Scott Robinson

Scott Robinson

Wednesday, 05 December 2012 14:55

How do I cater for tablet users?

I saw a news story recently that said that large numbers of Aussies will be using iPads for purchases/product research this Christmas.


Should my business’ website be doing anything specific to cater for the growing number of tablet users?


The single most important thing to remember about your website is that it’s a vehicle for communication. The results you receive are based upon how you drive it.


Like driving a car, you need to know the conditions and your destination. This is why data is so important. Having a tool to measure the effectiveness of your website, to guide you as to where your traffic is coming from and how your message is being received is vital.


These statistics will quickly let you know if you have a significant number of users accessing your website via mobile devices, whether that be iPads, iPhones or any other brand of tablet or smartphone.


Importantly, you need to ensure that you know what your message looks like on these devices. Most websites will tend to look pretty good on the iPad tablet. It has a high-resolution screen and is a reasonable size to work with.


What are important to test are functions such as your hierarchy and links. These rely on ‘touch points’.


Because users don’t have a mouse or pen, and are using their fingers, the touch points to activate these items are vital to your customers being able to navigate around your site.


In most cases, we find that clients simply need a small tweak to get the desired result on a tablet device. iPhones require a complete rework and it is very rare that a website will work all the way from a desktop to a smartphone without some modification.


The data is also useful in terms of an expected ROI (Return On Investment). Any investment you make in your site needs to be made based on you gaining something from that investment.


There is no point spending money on a fully tablet based website if only 2% of your traffic is coming from that source.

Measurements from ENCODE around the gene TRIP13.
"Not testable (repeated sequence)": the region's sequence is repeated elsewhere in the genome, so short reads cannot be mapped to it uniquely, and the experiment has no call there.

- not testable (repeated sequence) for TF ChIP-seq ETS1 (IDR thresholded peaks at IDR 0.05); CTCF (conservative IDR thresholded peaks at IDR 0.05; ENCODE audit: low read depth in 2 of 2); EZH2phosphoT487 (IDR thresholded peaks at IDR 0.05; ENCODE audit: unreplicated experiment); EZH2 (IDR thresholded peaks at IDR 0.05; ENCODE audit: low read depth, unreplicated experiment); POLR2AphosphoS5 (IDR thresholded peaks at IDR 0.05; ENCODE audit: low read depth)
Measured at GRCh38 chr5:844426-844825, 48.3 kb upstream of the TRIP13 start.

We usually encourage clients to make a shift in the 15% - 30% mark. If we find them at 30% we’re usually encouraging them to do it immediately. I don’t think any business can afford to be ignoring 30% of their customers.


One other important factor to be aware of, is that Flash doesn’t function on any iOS device. That is any product running the Apple operating system.


Flash has traditionally been used to develop animation on websites. In recent years it has fallen from favour and we have seen an increase in the use of HTML5, CSS3 and Java to replace what was traditionally built and executed in Flash.


So if your site is delivering important information through a Flash component then you will need to examine this aspect also.


eCommerce sites need to also be aware of how their systems function on these types of devices too. If customers aren’t able to purchase your products then you’re losing that sale to a site that can.


It’s really a matter of grabbing an iPad and seeing what your site looks like. If things don’t work, or the site doesn’t function properly, then seek the assistance of a developer who can fix that for you.


Oh, and don’t forget to test it in both portrait and landscape modes. Remember, customers use both!

Scott Robinson is director of WA-based marketing specialist Jack in the Box. Previously a finalist at the Ernst & Young Entrepreneur of the Year awards, Scott’s expertise includes social networking, TV direction and graphic design. He is also a PushStart mentor.

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